- 1 Copper – All you need to know
- 2 What does copper do in the body?
- 2.1 Main sources
- 2.2 Foods heavy in copper:
- 2.3 Nuts and seeds
- 2.4 Seafood and liver
- 2.5 Mushrooms
- 2.6 Green leafy vegetables
- 2.7 Dark chocolate
- 2.8 Who needs copper?
- 2.9 Who should be careful with copper?
- 2.10 How much copper do you need daily?
- 2.11 Children
- 2.12 Adult men and women
- 2.13 Pregnant and breastfeeding
- 2.14 Infants
- 2.15 Can you take too much copper?
Copper – All you need to know
Copper (Cu) is a trace element (mineral). Copper is needed for the production of hemoglobin that carries oxygen in the blood. Copper is found in most foods. In drinking water, copper content varies with hardness, pH, water quality, and the material’s water pipes. A lack of copper is very rarely seen.
What does copper do in the body?
We usually have about 70 milligrams of copper in the body, broken down into muscle, brain, liver, and blood. Copper promotes hemoglobin formation in the red blood cells that carry oxygen in the blood and improves the red blood cells’ (hemoglobin) absorption of iron. The mineral is also essential for the formation of connective tissue and is part of the enzyme that protects the cells against free radicals. Other functions are mineralization of the skeleton, formation of pigment (melanin), and body temperature regulation.
Copper cannot form in the body and must be supplied through food and drink. Copper is found in most foods, but mostly in offal (liver), shellfish, fish, green vegetables, whole grains, soy flour, nuts, dried legumes, cocoa powder, and dark chocolate.
Foods heavy in copper:
Nuts and seeds
Nuts and seeds are superfoods that you should add in your diet as they give a wide range of nutrients, including copper. Almonds, cashews, and sesame seeds are excellent origins of copper, and that’s why you should combine them in your everyday diet.
Seafood and liver
Seafood, particularly oysters and lobsters, are very strong in copper. Organ meats such as liver, you must be knowledgeable of how nutritious they are. The liver also gives other micronutrients such as B12, vitamin A, riboflavin (B2), folate (B9), iron, and choline.
Mushrooms, mainly Shiitake Mushrooms, are amazingly rich in copper. They are also an outstanding source of selenium, vitamins B1, B5, B6, and D, manganese, zinc, folate, and others. 4 dried Shiitake mushrooms can give 89% of the RDI for copper.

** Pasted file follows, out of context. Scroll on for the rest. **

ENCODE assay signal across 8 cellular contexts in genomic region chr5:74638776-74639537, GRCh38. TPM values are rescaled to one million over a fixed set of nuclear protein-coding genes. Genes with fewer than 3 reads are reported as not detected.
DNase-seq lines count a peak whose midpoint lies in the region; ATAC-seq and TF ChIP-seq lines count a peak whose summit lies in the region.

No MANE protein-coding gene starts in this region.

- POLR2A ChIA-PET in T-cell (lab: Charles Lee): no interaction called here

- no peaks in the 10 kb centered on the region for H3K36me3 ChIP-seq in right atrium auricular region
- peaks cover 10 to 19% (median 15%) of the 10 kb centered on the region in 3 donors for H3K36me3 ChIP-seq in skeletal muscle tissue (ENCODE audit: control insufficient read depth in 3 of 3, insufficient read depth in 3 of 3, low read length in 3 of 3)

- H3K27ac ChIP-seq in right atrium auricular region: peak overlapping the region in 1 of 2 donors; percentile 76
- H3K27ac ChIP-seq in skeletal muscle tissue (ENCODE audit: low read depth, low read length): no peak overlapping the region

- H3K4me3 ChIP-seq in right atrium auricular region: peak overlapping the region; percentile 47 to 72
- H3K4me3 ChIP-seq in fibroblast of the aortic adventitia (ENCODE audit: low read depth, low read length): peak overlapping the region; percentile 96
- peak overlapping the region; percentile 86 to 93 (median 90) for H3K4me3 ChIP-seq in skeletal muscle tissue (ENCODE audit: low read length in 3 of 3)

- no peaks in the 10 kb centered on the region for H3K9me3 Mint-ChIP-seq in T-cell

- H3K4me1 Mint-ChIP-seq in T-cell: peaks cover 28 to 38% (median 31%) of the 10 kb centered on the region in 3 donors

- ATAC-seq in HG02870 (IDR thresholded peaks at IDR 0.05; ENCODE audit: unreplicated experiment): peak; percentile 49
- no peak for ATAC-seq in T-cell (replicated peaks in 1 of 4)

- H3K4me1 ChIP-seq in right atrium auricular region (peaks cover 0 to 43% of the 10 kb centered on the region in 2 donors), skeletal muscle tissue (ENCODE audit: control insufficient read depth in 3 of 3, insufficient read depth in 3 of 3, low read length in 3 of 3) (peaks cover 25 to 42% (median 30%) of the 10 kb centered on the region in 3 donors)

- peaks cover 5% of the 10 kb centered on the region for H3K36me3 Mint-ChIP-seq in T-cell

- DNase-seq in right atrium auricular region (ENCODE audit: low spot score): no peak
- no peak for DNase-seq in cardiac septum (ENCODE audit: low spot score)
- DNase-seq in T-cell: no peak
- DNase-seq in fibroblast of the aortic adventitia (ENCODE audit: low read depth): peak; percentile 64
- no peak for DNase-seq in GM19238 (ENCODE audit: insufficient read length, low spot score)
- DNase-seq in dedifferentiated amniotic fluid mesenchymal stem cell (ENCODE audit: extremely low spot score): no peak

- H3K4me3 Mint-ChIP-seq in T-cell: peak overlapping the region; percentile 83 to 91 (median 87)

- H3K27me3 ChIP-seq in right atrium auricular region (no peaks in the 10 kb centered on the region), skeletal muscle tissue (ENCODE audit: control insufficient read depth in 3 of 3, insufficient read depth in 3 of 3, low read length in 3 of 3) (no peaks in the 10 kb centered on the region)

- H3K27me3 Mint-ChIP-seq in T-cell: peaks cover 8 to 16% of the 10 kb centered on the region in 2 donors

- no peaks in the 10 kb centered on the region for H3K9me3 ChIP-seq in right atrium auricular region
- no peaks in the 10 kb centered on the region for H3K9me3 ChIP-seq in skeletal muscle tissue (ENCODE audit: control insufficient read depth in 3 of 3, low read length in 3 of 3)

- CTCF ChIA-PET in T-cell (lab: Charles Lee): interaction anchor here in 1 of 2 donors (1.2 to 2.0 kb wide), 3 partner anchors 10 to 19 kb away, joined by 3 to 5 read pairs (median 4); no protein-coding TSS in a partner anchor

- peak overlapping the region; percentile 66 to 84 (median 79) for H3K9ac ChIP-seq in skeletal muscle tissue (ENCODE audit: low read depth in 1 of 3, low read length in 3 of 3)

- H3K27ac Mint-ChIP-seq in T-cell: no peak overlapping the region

Green leafy vegetables
It is no wonder to see their notice on this list. Green leafy veggies are powerhouses of such various vitamins and minerals, including copper. For the ignorant, cooked spinach can give you 33% of the RDI.
Chocolate lovers must be beaming from ear to ear. Dark chocolate, which boasts many nutrients, includes health-boosting antioxidants, is also strong in copper. A 100-gram bar of dark chocolate has 200% of the RDI for copper. Make sure not to overindulge dark chocolate as they are high-calorie food.it also important for a love life or you can try Fildena 100 at Himsedpills or Vigora.
Who needs copper?
A varied, healthy Norwegian diet contains satisfactory amounts of most nutrients in relation to the recommended intake. It is estimated that you get 1-2 mg of copper daily in a regular diet. Lack of copper is, therefore, very rarely seen. However, it has been seen that a steady and high intake of zinc (> 50 mg per day) can inhibit the absorption of copper.
Who should be careful with copper?
There are no known conditions where copper in recommended amounts should have a negative impact.
A rare and inherited metabolic disease, Wilson’s disease, causes less of the copper-transporting protein ceruloplasmin in the body and causes copper to accumulate in the body. Over time, this condition can lead to damage to the liver and central nervous system and require medical attention. Early diagnosis is crucial to avoid complications.
How much copper do you need daily?
Norwegian recommendations from 2014 apply to children from one year and adults, healthy people with regular physical activity.
- 1-2 years: 0.3 mg
- 2-5 years: 0.4 mg
- 6-9 years: 0.5 mg
Adult men and women
- 10-13 years: 0.7 mg
- Over 14 years: 0.9 mg
Pregnant and breastfeeding
- Pregnant women: 1.0 mg
- Lactation: 1.3 mg
- 6–11 months: 0.3 mg
Can you take too much copper?
In newborns and toddlers, water contaminated with copper from water pipes can cause diarrhea. Avoid taking hot water from the tap and let the cold water run a little if it has been long since the fixture has been in use. Be aware that the use of copper pots in cooking can emit copper do. Ordinary boilers used for boiling water can also emit copper. An example is when preparing sour drinks in copper pots, such as mulled wine. The reason is that when boiling water, small amounts of copper will be deposited in the boiler. When heating acidic beverages (pH around 3) in the same boiler, the deposited copper do loosen. Symptoms of copper poisoning are abdominal pain or vomiting, but the poisoning is rarely severe. To clean a spot in which a lot of water is boiled, you can heat vinegar water in it before making mulled wine. Boil 1 percent vinegar, and leave it in the pan for at least 15 minutes. Then pour out the vinegar water and rinse the pan well. The vast majority get enough with a regular varied diet. If you use a dietary supplement containing copper next to it, there is no indication that it is harmful.